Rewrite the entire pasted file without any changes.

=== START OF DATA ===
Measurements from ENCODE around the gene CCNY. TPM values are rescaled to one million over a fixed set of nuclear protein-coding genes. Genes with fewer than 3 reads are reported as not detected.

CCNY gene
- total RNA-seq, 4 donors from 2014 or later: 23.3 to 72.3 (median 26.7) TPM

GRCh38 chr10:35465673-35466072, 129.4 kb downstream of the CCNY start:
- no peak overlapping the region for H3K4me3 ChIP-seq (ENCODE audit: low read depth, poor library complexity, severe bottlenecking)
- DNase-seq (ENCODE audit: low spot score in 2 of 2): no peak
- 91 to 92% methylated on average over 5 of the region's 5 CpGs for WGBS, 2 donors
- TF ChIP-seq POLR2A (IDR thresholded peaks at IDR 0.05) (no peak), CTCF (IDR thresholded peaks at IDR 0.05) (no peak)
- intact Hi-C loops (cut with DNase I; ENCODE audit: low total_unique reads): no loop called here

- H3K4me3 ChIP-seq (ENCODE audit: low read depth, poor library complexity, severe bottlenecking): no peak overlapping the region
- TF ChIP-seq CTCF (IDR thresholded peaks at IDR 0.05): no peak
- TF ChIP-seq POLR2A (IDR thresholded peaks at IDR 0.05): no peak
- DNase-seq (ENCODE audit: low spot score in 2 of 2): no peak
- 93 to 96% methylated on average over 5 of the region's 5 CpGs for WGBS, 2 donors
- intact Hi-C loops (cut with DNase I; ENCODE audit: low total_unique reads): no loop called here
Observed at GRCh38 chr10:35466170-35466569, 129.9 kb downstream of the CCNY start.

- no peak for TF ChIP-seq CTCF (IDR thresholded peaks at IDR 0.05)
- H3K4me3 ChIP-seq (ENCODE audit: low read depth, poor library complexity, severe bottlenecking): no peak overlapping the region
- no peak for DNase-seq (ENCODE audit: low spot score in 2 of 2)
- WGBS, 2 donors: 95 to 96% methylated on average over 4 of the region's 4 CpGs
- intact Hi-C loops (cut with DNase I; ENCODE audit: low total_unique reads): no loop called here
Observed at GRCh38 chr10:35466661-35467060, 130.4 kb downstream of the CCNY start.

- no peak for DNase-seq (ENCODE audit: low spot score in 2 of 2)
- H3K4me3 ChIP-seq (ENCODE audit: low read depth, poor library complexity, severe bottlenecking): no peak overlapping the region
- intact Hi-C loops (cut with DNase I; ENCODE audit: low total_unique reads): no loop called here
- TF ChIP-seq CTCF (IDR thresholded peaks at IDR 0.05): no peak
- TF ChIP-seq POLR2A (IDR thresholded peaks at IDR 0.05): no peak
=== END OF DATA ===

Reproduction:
Measurements from ENCODE around the gene CCNY. TPM values are rescaled to one million over a fixed set of nuclear protein-coding genes. Genes with fewer than 3 reads are reported as not detected.

CCNY gene
- total RNA-seq, 4 donors from 2014 or later: 23.3 to 72.3 (median 26.7) TPM

GRCh38 chr10:35465673-35466072, 129.4 kb downstream of the CCNY start:
- no peak overlapping the region for H3K4me3 ChIP-seq (ENCODE audit: low read depth, poor library complexity, severe bottlenecking)
- DNase-seq (ENCODE audit: low spot score in 2 of 2): no peak
- 91 to 92% methylated on average over 5 of the region's 5 CpGs for WGBS, 2 donors
- TF ChIP-seq POLR2A (IDR thresholded peaks at IDR 0.05) (no peak), CTCF (IDR thresholded peaks at IDR 0.05) (no peak)
- intact Hi-C loops (cut with DNase I; ENCODE audit: low total_unique reads): no loop called here

- H3K4me3 ChIP-seq (ENCODE audit: low read depth, poor library complexity, severe bottlenecking): no peak overlapping the region
- TF ChIP-seq CTCF (IDR thresholded peaks at IDR 0.05): no peak
- TF ChIP-seq POLR2A (IDR thresholded peaks at IDR 0.05): no peak
- DNase-seq (ENCODE audit: low spot score in 2 of 2): no peak
- 93 to 96% methylated on average over 5 of the region's 5 CpGs for WGBS, 2 donors
- intact Hi-C loops (cut with DNase I; ENCODE audit: low total_unique reads): no loop called here
Observed at GRCh38 chr10:35466170-35466569, 129.9 kb downstream of the CCNY start.

- no peak for TF ChIP-seq CTCF (IDR thresholded peaks at IDR 0.05)
- H3K4me3 ChIP-seq (ENCODE audit: low read depth, poor library complexity, severe bottlenecking): no peak overlapping the region
- no peak for DNase-seq (ENCODE audit: low spot score in 2 of 2)
- WGBS, 2 donors: 95 to 96% methylated on average over 4 of the region's 4 CpGs
- intact Hi-C loops (cut with DNase I; ENCODE audit: low total_unique reads): no loop called here
Observed at GRCh38 chr10:35466661-35467060, 130.4 kb downstream of the CCNY start.

- no peak for DNase-seq (ENCODE audit: low spot score in 2 of 2)
- H3K4me3 ChIP-seq (ENCODE audit: low read depth, poor library complexity, severe bottlenecking): no peak overlapping the region
- intact Hi-C loops (cut with DNase I; ENCODE audit: low total_unique reads): no loop called here
- TF ChIP-seq CTCF (IDR thresholded peaks at IDR 0.05): no peak
- TF ChIP-seq POLR2A (IDR thresholded peaks at IDR 0.05): no peak